As I read through comments from yesterday’s “Surprises” post, I had to laugh.
My goodness, but our differences show up everywhere. Even in something as simple as whether or not we enjoy surprises, or reading the ending of the book before we actually arrive there.
Max and I have spent a lot of time talking about the homogenization of our world – the attempt to make everything like everything else. We all like Olive Garden and Applebees, Red Lobster and Texas Roadhouse, but those are symptoms of that homogenization. We are much more comfortable in places we are familiar with.
I know, I know – they each offer meals that we enjoy. But those are safe meals. There’s no adventure. And we like being safe. I like eating at every one of those restaurants.
We shop at Costco, Wal-Mart, Target and Walgreens. With those stores, we’re assured that no matter where we are in the United States, we’ll find the same thing that we find at home.
In the seventies, enclosed shopping malls cropped up everywhere across the country. They were ubiquitous (they still are). Malls were filled with chain stores that people were comfortable shopping in. I have to tell you that the Mall of America disappointed me. There were no stores in there that I couldn’t find anywhere else. It was just bigger and had some entertainment opportunities. In the last twenty years, they’ve built outdoor shopping communities. All across the nation, the same stores gather into one spot. I can shop at the same places whether I’m in Omaha or Columbus, Ohio.
Google’s results have been tamed to things that we’ve already expressed an interest in. No longer do I get lost down rabbit holes because something fascinating showed up when I did a quick, mundane search. The algorithms are built to keep me safe. Not safe from outside predators, but safe from anything that might be uninteresting to me.
When I was in school, I was one of few people with curly hair. But I wanted to be just like everyone else with their long, straight hair. It was never going to happen. Adults would stroke my hair and tell me how beautiful it was and how they wished they had hair like mine. I’d have traded with them in a heartbeat. I thought I wanted to look like the crowd. Mom told me that it was my uniqueness that made me Diane Greenwood. I wasn’t anybody else and I should never want to be like anyone else. It was a lesson I had difficulty hearing but has resonated with me throughout my life.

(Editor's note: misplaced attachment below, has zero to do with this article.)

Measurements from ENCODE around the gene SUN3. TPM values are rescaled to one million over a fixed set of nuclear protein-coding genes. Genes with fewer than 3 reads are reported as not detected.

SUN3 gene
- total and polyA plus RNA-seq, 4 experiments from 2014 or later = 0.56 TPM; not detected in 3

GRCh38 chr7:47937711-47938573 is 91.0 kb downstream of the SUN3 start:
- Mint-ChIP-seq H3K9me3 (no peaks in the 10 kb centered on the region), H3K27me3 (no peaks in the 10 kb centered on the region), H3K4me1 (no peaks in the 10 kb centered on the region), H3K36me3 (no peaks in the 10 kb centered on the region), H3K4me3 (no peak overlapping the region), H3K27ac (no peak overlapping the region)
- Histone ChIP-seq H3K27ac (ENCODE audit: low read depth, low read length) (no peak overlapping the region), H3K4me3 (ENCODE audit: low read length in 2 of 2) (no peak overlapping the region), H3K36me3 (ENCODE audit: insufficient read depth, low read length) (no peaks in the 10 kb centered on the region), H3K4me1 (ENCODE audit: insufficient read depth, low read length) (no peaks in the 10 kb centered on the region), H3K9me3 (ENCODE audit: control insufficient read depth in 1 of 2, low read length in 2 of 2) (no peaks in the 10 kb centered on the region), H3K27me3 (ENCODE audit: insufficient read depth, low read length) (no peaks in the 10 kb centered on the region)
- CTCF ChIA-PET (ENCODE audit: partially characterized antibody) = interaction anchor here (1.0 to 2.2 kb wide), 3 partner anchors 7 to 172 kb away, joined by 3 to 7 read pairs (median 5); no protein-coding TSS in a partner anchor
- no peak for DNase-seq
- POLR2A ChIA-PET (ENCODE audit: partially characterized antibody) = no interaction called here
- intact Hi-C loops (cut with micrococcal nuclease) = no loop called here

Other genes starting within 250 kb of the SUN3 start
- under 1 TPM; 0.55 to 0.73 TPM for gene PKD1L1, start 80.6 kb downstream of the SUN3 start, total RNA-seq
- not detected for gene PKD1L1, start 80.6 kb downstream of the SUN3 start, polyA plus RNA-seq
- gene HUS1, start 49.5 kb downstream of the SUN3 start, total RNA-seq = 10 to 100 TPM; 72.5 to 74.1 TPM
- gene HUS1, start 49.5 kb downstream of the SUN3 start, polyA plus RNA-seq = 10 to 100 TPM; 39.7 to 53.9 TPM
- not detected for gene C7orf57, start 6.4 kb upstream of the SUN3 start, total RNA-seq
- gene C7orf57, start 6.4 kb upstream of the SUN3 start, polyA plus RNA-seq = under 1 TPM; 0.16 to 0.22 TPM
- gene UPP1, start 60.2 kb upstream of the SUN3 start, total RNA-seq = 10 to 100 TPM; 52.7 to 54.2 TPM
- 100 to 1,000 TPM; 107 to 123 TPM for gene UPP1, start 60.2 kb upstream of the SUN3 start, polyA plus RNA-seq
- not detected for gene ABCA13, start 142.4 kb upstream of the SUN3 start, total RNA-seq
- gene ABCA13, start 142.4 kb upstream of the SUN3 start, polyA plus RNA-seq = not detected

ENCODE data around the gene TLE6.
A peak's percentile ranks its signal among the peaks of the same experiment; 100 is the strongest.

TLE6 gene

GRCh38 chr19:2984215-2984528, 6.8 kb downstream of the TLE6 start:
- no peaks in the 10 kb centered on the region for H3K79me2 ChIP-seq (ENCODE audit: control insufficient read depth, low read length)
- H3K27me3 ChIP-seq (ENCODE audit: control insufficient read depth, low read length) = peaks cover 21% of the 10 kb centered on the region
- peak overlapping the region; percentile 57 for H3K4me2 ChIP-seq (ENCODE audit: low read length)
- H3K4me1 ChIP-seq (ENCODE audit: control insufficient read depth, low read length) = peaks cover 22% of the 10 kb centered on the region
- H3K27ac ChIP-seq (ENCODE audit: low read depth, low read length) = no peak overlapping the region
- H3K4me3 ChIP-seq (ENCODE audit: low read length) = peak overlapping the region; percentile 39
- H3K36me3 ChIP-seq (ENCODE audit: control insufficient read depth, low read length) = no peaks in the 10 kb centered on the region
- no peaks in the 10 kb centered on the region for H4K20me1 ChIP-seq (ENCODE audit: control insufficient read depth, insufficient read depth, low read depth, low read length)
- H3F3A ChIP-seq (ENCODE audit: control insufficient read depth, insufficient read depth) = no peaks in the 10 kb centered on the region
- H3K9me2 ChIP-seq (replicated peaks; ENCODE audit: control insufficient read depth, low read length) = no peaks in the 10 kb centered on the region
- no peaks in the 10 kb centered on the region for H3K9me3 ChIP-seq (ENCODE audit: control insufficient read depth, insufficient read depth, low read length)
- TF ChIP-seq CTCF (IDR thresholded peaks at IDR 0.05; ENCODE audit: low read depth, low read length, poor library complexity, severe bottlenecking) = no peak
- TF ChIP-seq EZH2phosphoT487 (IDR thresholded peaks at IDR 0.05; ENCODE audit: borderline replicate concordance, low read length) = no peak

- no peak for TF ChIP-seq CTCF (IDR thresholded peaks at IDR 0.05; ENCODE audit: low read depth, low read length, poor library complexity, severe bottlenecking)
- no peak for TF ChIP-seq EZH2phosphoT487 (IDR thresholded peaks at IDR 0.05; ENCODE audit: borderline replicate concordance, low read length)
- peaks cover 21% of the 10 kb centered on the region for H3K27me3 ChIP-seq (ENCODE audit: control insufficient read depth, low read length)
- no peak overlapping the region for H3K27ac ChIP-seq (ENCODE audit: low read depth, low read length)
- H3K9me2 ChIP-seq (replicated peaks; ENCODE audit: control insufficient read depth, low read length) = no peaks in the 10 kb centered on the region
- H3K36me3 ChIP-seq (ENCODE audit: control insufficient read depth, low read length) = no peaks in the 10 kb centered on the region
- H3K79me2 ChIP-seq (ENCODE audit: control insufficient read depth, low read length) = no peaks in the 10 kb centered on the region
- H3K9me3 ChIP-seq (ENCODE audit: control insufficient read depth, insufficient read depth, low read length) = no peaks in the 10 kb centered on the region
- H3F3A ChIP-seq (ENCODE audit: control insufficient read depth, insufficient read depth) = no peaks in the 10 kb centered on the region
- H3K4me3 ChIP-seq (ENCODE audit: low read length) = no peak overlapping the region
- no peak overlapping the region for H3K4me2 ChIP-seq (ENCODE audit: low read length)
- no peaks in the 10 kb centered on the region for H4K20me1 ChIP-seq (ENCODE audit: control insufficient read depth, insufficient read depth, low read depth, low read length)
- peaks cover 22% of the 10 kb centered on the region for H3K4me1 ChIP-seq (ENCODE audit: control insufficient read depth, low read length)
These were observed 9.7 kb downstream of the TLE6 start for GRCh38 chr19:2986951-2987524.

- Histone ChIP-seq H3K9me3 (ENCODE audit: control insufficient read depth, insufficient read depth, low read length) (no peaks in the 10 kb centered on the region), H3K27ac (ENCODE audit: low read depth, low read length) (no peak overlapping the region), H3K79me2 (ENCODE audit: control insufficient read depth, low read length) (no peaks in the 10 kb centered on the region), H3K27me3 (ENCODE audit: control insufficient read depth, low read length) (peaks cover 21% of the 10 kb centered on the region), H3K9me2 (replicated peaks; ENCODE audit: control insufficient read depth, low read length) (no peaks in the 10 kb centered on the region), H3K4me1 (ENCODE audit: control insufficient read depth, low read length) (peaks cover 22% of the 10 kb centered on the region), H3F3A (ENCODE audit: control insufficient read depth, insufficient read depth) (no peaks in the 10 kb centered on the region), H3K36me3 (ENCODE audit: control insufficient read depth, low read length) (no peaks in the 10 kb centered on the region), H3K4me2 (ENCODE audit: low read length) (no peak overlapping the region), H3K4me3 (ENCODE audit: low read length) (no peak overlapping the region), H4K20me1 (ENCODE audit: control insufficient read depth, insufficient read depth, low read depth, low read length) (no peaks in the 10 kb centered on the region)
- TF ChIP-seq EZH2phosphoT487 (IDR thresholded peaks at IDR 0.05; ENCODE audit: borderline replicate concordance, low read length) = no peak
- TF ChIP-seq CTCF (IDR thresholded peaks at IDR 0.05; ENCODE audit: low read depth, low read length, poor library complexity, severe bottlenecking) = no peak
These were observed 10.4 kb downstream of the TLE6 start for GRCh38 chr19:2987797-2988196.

The thing is – I know that I’m obviously different than the large percentage of the rest of the world. Why do I say that? Because if the rest of the world were like me, there would be unique restaurants on every corner of every city instead of chains; there would be mom & pop hardware stores and small department stores; there would be little grocers scattered throughout neighborhoods and bookstores tucked into alcoves.
We are the ones who demand safety and the commonplace in our daily lives. I’m not about to go into all of the psychological reasons as to why that is, though I have pretty good ideas about that. But the truth is, if we weren’t asking for chain restaurants and stores and safe Google searches, they wouldn’t exist.
We like things to be the same.
We aren’t comfortable with differences.
We aren’t comfortable with people thinking differently than we do.
We aren’t comfortable when people look differently than we look.
From long hair on boys and men in the sixties and seventies to tattoos and piercings; we consider those as outliers and exclude them from our comfort zone. When someone who looks different than others does something extraordinary or kind or beautiful, we get excited because we never expected good behavior from them.
As readers, I assume that we see the world differently, with hearts and minds that have been exposed to more than just what our little world defines as our comfort zone. But even still, we forget how easy it is to insist that our thoughts, our understanding of the world, our preferences, our beliefs and our prejudices should be followed by everyone.
I will not tell you what my prejudices are – that’s not what this is about, but I will tell you that every single day I face those demons down and force them to sit still while I interact with folks. They aren’t what you might assume. My prejudices are found in such odd areas of life it wasn’t until I realized how I was reacting to certain people that I discovered they even existed.
So whether or not someone else reads the ending of a book first, or likes coffee rather than tea; whether they have a different belief system or plan to vote for the opposing candidate; whether they wear tattoos or leathers or fancy pink frilly dresses … it’s the differences that make us better as a whole.
A person who loves to run can not comprehend why everyone doesn’t understand the benefits and joy of running. Those of us who are ravenous readers can not find a reason why others don’t feel the same way. Those who love pedicures and manicures don’t understand why everyone doesn’t do it. We can’t understand why everyone doesn’t go to church on Sunday morning. In fact, many churchgoers can barely understand why people go to a different church. It makes no sense why people don’t like to travel and see the world, or why anyone would live in a city … or why anyone would live anywhere but a city. We just can’t understand why … on and on and on.
Differences give humanity strength.
(Now all of a sudden I feel the urge to type “Rage Against the Machine,” but that might be overkill.)
Be different. Don’t just accept differences in others – expect it from them. Look for and celebrate those differences.
You don’t always have to be right – others don’t have to see the world the way you see it. As much as you think you want them to agree with you, you really don’t. Trust me. It’s just not that interesting when we’re all the same.
Look for differences, expect differences, and then celebrate them.